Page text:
Thursday, June 10, 2021

Reasoning behind Delhi High Court order telling Air India to reinstate 41 pilots

In a rather unparalleled decision, the Delhi High Court on May 1 directed Air India Limited to reinstate its 41 pilots who were dropped by the company last year and pay them the outstanding amount within 6 weeks.

Justice Jyoti Singh of the High Court quashed Air India’s orders pertaining to acceptance of resignation, even after withdrawal of resignation application and directed to reinstate pilots, both Permanent Employees (PE) and the Fixed Term Contract Employees (FTCE) with a continued service even post expiry of the six-month notice period served by them and the pilots (PE) are entitled to wages from the date of expiry of their notice period until they are reinstated. Further, the pilots (FTCE) will be paid wages at par with their counterparts and according to guidelines issued by the Ministry of Civil Aviation and DGCA. It was also mentioned that due to the ongoing pandemic, the Ministry of Civil Aviation issued an order reducing certain allowances, etc. therefore the pilots will not receive what they were receiving before the passing of the said order.

The court also directed Air India to reinstate Pilots (FTCE) till the period mentioned in their contract agreement and their period of service by 5 years albeit it will depend on their performance and credentials and expects Air India to refund the excess amount back to the Pilots on the Bank Guarantees taken.

Multiple petitions were filed against Air India. The pilots (PE) tendered their resignation followed by a six months’ notice period in 2019. But the resignations tendered were withdrawn within the notice period, and before acceptance. After serving notice, the PEs continued to perform their flying duty; they were regularly deputed, rostered, and assigned flights. The PEs eventually withdrew their resignation, as the resignation served by them was not accepted at that time. The petitioners enquired about their resignation status but received no response. After the expiry of the notice period, the company accepted their resignations overlooking the fact that the resignations stood withdrawn. Thus, the petitioner (Pilots) alleges that the act of accepting the resignation, even after it is withdrawn, that too within the notice period is illegal and arbitrary.

Pilots (FTCEs) were recruited on a contract basis for 5 years, which could extend to 10 years. Selected candidates were trained for A-320s. The cost of training was recovered from the petitioners in 60 monthly instalments from their salaries. A bank guarantee was also extended by such petitioners. A service agreement and security bond were executed by the employees to cater to the respondent for a minimum period of 5 years and extendable by another 5 years subject to their performances. The FTCE sought directions to release the excess amount taken in lieu of Bank Guarantees.

The case of one of the pilots, he performed his duty with utmost sincerity but the respondent failed to meet its obligations; delayed payments of salary and allowances. Therefore resignation was served by him but on account of positive development, he withdrew it. The respondents accepted the resignation overlooking the fact that the resignations stood withdrawn. 

One common contention of Pilots (Both PE and FTCE), according to the rules issued by Directorate General of Civil Aviation (“DGCA”), a pilot is required to serve a 6 months’ notice whenever he/she presents his/her resignation. The resignation tendered is invariable and indisputably prospective. It is a settled principle that an employee has the power to withdraw his/her resignation but before its acceptance or before the expiry of the notice period. The right of withdrawal ceases if the jural relationship ends between the employee and the employer. Since withdrawal was made before acceptance or expiry of the notice period, the respondents had no right to accept non-est resignation.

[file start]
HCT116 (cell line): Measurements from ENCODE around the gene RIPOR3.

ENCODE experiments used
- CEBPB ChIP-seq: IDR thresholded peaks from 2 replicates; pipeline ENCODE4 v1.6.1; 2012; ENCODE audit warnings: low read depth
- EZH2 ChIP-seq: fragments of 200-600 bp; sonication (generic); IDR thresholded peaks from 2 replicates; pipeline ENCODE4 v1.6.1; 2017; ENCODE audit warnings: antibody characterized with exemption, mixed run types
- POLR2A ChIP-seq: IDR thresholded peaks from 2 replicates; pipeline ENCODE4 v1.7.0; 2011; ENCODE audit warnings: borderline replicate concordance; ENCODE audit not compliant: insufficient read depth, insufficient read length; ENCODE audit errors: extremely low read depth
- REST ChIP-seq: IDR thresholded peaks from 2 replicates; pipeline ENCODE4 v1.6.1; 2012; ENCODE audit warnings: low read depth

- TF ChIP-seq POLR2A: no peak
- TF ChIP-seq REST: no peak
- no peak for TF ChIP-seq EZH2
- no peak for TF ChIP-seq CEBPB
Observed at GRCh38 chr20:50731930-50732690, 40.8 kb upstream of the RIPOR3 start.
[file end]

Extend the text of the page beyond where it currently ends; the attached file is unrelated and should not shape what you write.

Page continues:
The counsel for the petitioners stated that the mandate for accepting a resignation is not stilted. It further submitted that there is no statutory rule, regulation, or service condition which restricts the pilots from withdrawing their resignation. It is not essential to extract prior permission from the company to withdraw resignation nor that there exists a provision in the Civil Aviation Requirement (CAR) or rules which mandates a resignations’ approval.

It was argued by Air India that defending its decision, AI had then told the court that after lockdown, 90 percent of the company’s regular pilots are sitting at home as most of its fleets were grounded and faced huge losses of Rs 1300 crore every month. The company was already under immense financial strain and the pandemic affected the financial crisis furthermore. This is because the commercial functions of the Company were reduced. As compared to the pre-Covid level, there has been a significant fall in its operation and it is unlikely to spur in the immediately foreseeable future due to which there are significant losses thereby making the Company financially weak to pay emoluments. Also, the Company is no longer accepting any withdrawals or resignation and the action aligns with the judgment of the Supreme Court Case, 17 SCC 129.

The Court observed that the resignation was accepted after the notice period elapsed. Resignations tendered by petitioners are only prospective in nature as it bears a future date from which it will take effect and therefore cannot be said that the offer to resign was in praesenti. It reasoned that these resignations are “inert, inoperative and ineffective and cannot be said to have caused any jural effect. Keeping all this in mind, the court found their withdrawal legitimate.”

10/06/21  Anisha Mimani/India Legal

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